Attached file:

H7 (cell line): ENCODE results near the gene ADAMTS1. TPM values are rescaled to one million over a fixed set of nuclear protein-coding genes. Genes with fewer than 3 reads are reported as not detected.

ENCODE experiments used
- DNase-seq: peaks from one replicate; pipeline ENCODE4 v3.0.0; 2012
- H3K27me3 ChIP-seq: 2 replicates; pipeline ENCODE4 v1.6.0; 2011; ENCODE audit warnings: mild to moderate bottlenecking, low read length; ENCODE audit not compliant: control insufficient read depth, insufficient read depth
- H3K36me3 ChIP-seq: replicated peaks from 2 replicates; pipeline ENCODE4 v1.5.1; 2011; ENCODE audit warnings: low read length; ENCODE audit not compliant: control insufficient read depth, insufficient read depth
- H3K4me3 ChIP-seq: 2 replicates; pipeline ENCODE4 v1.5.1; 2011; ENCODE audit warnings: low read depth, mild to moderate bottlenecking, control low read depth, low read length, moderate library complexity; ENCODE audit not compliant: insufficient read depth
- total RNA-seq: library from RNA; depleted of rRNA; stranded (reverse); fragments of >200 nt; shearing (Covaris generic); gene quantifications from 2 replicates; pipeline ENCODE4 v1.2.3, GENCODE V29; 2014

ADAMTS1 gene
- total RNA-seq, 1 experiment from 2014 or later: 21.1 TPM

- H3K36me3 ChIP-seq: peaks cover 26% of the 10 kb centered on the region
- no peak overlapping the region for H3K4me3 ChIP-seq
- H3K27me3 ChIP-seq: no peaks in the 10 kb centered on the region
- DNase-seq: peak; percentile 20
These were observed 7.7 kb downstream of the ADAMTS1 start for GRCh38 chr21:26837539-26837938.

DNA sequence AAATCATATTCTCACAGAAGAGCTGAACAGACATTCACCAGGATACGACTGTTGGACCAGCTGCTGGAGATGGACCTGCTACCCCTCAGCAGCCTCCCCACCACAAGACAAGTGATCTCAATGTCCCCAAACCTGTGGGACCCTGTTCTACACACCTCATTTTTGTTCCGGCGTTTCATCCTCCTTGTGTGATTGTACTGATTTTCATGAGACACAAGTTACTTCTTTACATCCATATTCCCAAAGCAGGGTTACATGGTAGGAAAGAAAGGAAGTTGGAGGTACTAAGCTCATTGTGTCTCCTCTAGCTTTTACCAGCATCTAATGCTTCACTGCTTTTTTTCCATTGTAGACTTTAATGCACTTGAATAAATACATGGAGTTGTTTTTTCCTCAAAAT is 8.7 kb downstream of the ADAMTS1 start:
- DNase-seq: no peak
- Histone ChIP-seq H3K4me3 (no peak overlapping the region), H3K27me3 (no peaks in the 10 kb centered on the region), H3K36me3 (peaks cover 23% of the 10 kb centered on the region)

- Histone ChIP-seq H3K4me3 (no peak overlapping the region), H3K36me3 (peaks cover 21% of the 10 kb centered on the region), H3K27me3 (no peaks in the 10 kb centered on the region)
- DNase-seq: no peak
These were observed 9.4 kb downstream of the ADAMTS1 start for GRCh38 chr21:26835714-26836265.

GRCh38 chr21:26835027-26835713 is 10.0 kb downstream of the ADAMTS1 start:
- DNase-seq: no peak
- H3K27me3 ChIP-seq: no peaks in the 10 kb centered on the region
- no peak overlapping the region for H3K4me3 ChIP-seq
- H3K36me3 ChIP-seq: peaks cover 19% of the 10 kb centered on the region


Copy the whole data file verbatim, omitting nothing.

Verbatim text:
H7 (cell line): ENCODE results near the gene ADAMTS1. TPM values are rescaled to one million over a fixed set of nuclear protein-coding genes. Genes with fewer than 3 reads are reported as not detected.

ENCODE experiments used
- DNase-seq: peaks from one replicate; pipeline ENCODE4 v3.0.0; 2012
- H3K27me3 ChIP-seq: 2 replicates; pipeline ENCODE4 v1.6.0; 2011; ENCODE audit warnings: mild to moderate bottlenecking, low read length; ENCODE audit not compliant: control insufficient read depth, insufficient read depth
- H3K36me3 ChIP-seq: replicated peaks from 2 replicates; pipeline ENCODE4 v1.5.1; 2011; ENCODE audit warnings: low read length; ENCODE audit not compliant: control insufficient read depth, insufficient read depth
- H3K4me3 ChIP-seq: 2 replicates; pipeline ENCODE4 v1.5.1; 2011; ENCODE audit warnings: low read depth, mild to moderate bottlenecking, control low read depth, low read length, moderate library complexity; ENCODE audit not compliant: insufficient read depth
- total RNA-seq: library from RNA; depleted of rRNA; stranded (reverse); fragments of >200 nt; shearing (Covaris generic); gene quantifications from 2 replicates; pipeline ENCODE4 v1.2.3, GENCODE V29; 2014

ADAMTS1 gene
- total RNA-seq, 1 experiment from 2014 or later: 21.1 TPM

- H3K36me3 ChIP-seq: peaks cover 26% of the 10 kb centered on the region
- no peak overlapping the region for H3K4me3 ChIP-seq
- H3K27me3 ChIP-seq: no peaks in the 10 kb centered on the region
- DNase-seq: peak; percentile 20
These were observed 7.7 kb downstream of the ADAMTS1 start for GRCh38 chr21:26837539-26837938.

DNA sequence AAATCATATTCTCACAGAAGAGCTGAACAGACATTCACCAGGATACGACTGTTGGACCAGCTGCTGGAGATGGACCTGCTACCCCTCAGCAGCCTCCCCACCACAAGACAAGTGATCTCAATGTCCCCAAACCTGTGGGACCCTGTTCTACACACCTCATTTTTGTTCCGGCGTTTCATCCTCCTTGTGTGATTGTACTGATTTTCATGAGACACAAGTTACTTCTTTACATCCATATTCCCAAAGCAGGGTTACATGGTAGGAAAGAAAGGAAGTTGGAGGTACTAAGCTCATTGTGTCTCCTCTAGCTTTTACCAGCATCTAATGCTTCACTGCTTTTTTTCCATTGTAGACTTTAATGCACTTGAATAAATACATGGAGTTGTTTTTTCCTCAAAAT is 8.7 kb downstream of the ADAMTS1 start:
- DNase-seq: no peak
- Histone ChIP-seq H3K4me3 (no peak overlapping the region), H3K27me3 (no peaks in the 10 kb centered on the region), H3K36me3 (peaks cover 23% of the 10 kb centered on the region)

- Histone ChIP-seq H3K4me3 (no peak overlapping the region), H3K36me3 (peaks cover 21% of the 10 kb centered on the region), H3K27me3 (no peaks in the 10 kb centered on the region)
- DNase-seq: no peak
These were observed 9.4 kb downstream of the ADAMTS1 start for GRCh38 chr21:26835714-26836265.

GRCh38 chr21:26835027-26835713 is 10.0 kb downstream of the ADAMTS1 start:
- DNase-seq: no peak
- H3K27me3 ChIP-seq: no peaks in the 10 kb centered on the region
- no peak overlapping the region for H3K4me3 ChIP-seq
- H3K36me3 ChIP-seq: peaks cover 19% of the 10 kb centered on the region